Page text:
Were it not for the Bomb

The Bomb Cyclone of 2018 has kept me grounded in Atlanta and away from this year’s MLA Convention, where I was set to participate in the Graduate Student Futures session later this evening with higher education professionals of various stripes from the University of Arizona, North Carolina State University, College of New Jersey, and the University of Alabama, Tuscaloosa.

In a way it’s fitting that my plans have changed.

My contribution to today’s roundtable on employment opportunities for modern language PhDs centered on changed plans and sought to highlight (and rethink)  the vast non-tenure track opportunities available to PhDs in higher education.

I nodded to changing plans when I referenced Choose Your Own Adventure books in my session abstract , and I was even going to rely heavily on Jorge Cham’s PhD Comics “The Plans” to kickstart my presentation.

In fact, were it not for the wintery bomb exploding on the East Coast right now, I might have said something like…

the plans, 1

“How many of you have been here before, with your advisors, family, friends, neighbors, in-laws, strangers on the street, pets, inanimate objects anthropomorphized just enough to convince you they are listening (my two-year-old has a room filled with plush creatures, all of them with enormous eyes), and certainly, ourselves? Yeah, you have a plan. Well, the academic job market has one for you, too, sweetheart.

the plans, 1

Then, there’s the Real Plan—the one you work on during those countless hours you spend “researching” and “dissertating,” because you know in the back of your mind that the academic market for humanities PhDs—my friends from the sciences would correct me: for all PhDs—just isn’t what it used to be. I can’t stand the term, but it applies here: this is what the young people call “adulting.”

the plans, 2

Finally, there’s the Secret Plan, that deliciously improbable dream scenario that we hold dear to ourselves, of becoming, as Cham suggests, each with increasing enthusiasm, a baker, rockstar, writer, and with some creative input from me—in shining lights—a higher education professional.

(End scene)

Enough has been written about alternative academic (alt-ac) careers and leaving academia to help inspire a new genre: quit lit, and its more modern, social-media savvy cousin, #quitlit. As it’s gained momentum, the alt-ac movement has formed a track of its own, as the path for PhDs seeking opportunities in higher education beyond the tenure track.

Less has been mentioned, however, about the possibility of hybrid academic positions, or the chance to engage in various kinds of higher education roles while maintaining a faculty appointment, and thus, a toe in the classroom and scholarly work.

In my own experience, I transitioned almost immediately upon defending my dissertation in Hispanic Studies to a position launching a Spanish immersion program at a nearby liberal arts college, where I worked closely with faculty and marketing, admissions, and program representatives to develop, publicize, and recruit for the new program.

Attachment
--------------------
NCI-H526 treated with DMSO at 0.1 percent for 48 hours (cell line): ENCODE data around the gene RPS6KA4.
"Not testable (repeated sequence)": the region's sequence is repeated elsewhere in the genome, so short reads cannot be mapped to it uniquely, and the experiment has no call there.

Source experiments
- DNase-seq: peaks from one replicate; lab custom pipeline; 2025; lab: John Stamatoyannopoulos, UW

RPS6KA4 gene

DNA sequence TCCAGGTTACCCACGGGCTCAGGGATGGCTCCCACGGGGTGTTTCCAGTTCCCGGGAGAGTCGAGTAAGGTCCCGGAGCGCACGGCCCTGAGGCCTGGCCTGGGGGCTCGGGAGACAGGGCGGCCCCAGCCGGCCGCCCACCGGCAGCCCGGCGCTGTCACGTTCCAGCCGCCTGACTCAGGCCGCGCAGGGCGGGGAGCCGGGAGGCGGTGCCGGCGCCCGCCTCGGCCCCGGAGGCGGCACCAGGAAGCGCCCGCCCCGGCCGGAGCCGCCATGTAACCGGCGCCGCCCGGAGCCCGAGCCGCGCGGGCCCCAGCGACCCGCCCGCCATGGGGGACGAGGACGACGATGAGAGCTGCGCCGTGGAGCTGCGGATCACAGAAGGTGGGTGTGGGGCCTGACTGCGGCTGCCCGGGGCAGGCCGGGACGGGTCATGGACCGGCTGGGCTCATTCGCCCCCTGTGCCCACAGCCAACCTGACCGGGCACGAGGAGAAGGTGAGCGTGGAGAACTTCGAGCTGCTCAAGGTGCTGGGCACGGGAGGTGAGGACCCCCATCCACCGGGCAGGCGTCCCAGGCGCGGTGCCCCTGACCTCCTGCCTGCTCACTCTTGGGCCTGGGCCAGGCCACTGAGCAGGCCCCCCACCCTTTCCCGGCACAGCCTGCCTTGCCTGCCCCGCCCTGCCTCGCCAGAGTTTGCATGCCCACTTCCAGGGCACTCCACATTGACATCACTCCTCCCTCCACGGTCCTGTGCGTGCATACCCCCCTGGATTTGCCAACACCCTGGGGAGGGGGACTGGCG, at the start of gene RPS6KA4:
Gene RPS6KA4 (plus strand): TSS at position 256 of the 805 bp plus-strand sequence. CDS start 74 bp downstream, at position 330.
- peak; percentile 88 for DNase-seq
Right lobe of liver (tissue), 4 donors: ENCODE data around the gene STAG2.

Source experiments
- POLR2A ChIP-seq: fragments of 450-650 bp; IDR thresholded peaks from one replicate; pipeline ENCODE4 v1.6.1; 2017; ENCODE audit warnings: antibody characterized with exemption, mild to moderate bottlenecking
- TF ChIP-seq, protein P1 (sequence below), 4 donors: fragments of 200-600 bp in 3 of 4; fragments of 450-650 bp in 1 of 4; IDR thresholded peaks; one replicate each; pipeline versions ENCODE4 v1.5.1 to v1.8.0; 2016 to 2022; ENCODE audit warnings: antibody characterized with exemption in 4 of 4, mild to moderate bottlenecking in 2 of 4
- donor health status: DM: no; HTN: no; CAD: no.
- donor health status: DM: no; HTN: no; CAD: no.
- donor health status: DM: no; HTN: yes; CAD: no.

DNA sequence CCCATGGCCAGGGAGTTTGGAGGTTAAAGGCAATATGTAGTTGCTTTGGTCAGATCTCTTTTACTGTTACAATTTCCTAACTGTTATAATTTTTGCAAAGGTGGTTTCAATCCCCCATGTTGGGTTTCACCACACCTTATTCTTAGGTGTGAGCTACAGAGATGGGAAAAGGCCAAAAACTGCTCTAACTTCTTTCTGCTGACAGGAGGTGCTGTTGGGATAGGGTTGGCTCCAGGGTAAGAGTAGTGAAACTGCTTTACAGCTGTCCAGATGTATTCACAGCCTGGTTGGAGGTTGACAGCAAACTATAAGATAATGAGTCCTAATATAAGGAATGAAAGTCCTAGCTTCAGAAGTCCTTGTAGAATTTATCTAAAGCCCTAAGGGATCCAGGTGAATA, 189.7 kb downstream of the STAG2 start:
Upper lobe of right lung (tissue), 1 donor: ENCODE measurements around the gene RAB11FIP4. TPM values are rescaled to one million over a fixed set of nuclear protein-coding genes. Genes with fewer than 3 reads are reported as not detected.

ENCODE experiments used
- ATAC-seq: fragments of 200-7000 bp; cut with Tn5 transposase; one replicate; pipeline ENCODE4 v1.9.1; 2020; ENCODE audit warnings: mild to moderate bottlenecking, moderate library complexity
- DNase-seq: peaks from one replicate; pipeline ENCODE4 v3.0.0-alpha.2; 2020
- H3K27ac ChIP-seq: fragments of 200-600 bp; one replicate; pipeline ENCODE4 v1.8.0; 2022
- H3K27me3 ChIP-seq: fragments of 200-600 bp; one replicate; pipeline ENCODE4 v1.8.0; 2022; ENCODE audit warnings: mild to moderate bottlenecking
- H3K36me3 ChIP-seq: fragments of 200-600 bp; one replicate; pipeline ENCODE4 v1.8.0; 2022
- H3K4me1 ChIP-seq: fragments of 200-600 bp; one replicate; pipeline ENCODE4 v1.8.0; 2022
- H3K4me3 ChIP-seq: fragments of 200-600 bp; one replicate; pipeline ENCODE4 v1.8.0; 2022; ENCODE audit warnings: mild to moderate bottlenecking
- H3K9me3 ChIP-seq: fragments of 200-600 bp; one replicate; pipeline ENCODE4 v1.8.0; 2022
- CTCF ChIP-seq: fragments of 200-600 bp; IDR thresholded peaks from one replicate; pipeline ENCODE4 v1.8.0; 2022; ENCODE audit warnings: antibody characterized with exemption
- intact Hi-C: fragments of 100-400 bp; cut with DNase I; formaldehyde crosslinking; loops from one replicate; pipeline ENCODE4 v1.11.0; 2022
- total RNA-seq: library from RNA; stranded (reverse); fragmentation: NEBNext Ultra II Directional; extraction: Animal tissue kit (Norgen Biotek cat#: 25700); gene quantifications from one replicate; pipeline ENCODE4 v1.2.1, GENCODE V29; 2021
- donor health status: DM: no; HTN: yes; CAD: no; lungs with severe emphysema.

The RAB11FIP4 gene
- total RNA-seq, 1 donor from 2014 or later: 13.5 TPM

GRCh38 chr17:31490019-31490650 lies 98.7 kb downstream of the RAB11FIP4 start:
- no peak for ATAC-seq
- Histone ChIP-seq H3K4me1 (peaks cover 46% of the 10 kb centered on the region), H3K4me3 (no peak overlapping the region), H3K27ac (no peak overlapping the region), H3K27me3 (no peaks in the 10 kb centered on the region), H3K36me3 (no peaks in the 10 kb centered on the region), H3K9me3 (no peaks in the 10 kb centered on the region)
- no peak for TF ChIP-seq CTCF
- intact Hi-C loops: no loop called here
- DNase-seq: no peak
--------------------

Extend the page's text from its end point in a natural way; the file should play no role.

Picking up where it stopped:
This opportunity led to the next. In my current combined role at Emory University, I lead a multi-year grant-funded initiative in Emory’s Goizueta Business School MBA Admissions and hold an instructorship in the Department of Spanish and Portuguese, where I have developed and now teach the department’s undergraduate business Spanish curriculum.

This professional hybridity has drawn on my academic preparation in language and cultural studies to advance my work at the business school and adjusted my scholarly interests to include languages for the professions pedagogy and topics of cross-cultural business communication and management.

I merged my hybrid academic roles further earlier this academic year by developing a slate of cultural competency and language training sessions for MBA students studying business abroad.

The transition from graduate school to opportunities in higher education has not been without its hiccups—I could fill a book!—, but for as long as conversations about graduate student futures remain integral to our profession, I encourage our discussions to shift from substituting one track for another, to exploring mutually-beneficial hybrid academic roles.

In an age when departments from across the disciplines rely heavily on contingent labor and PhDs seek viable employment that will still allow them to contribute to their fields, hybrid opportunities would ideally satisfy both needs and, over the long-term, prompt university officials to think more expansively and creatively about potential synergies around the quad.

And besides, as I’ve learned today, what’s the fun in swapping one plan for another when you can create a new plan entirely?”

Hello from sunny Atlanta!

A painting worth a thousand lessons

CarlosPaezVilaroI begin every class and workshop I lead with an image. It’s a painting, really–one I stumbled upon at the Four Seasons Hotel Miami, where I stayed once for work. I saw it out of the corner of my eye, in passing, on my way to the elevator, but paused to study it, drawn in by the painting’s bright colors and depiction of a bustling port.